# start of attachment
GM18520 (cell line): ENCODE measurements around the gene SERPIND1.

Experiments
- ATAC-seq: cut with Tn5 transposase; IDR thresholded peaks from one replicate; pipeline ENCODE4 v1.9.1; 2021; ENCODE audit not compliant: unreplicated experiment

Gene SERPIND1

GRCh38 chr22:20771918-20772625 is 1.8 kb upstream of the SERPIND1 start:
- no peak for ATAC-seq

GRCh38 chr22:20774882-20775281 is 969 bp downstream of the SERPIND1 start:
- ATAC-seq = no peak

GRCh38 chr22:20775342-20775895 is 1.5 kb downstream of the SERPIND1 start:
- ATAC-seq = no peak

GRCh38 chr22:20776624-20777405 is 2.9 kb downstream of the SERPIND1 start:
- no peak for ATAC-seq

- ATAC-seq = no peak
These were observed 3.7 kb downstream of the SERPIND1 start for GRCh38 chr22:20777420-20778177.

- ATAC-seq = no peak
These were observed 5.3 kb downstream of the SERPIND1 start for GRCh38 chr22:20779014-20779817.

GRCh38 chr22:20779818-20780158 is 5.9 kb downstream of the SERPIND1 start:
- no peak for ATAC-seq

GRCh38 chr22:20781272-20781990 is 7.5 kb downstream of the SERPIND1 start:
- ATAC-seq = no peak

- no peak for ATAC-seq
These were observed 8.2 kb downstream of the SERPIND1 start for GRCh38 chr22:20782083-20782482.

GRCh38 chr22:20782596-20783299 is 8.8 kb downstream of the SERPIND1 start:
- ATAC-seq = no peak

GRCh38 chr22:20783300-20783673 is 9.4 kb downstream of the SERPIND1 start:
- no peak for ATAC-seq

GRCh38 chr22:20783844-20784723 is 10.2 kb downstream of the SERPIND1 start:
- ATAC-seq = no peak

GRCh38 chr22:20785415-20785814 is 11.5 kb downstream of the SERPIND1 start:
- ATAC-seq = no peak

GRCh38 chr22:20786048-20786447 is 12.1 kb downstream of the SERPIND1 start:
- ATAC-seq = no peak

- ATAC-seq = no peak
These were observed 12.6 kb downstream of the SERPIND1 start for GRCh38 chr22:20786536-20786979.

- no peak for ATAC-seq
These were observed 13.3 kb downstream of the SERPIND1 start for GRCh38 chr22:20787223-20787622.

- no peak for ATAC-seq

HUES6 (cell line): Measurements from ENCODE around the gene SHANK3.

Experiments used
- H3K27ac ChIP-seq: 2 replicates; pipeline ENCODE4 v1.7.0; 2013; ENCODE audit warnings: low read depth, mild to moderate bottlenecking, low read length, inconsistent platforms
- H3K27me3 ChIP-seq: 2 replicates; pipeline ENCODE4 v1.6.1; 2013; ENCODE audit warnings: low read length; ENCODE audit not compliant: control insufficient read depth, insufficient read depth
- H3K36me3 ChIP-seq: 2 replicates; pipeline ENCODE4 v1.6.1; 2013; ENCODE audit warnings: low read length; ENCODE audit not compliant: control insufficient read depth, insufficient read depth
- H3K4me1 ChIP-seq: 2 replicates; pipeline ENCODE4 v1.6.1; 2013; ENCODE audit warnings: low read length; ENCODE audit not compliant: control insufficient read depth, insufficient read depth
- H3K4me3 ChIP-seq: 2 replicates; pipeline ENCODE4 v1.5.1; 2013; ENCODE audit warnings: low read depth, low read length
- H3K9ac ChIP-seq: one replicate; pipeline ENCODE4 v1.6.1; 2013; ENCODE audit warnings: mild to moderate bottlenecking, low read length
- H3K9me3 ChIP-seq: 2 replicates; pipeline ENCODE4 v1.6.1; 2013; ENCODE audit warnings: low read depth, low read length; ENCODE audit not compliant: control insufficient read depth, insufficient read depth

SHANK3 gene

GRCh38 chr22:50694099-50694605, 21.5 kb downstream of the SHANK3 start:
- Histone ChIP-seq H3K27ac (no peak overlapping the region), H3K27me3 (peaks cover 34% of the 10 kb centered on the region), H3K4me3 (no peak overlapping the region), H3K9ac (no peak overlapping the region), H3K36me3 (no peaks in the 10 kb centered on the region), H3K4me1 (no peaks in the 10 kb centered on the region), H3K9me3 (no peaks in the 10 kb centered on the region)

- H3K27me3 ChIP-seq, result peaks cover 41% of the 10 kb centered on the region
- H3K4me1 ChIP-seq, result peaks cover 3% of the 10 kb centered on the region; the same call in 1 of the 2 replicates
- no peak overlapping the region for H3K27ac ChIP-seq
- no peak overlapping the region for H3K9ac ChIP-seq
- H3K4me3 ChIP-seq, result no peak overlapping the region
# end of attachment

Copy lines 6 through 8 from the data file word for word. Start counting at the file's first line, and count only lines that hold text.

- no peak for ATAC-seq

GRCh38 chr22:20774882-20775281 is 969 bp downstream of the SERPIND1 start:
- ATAC-seq = no peak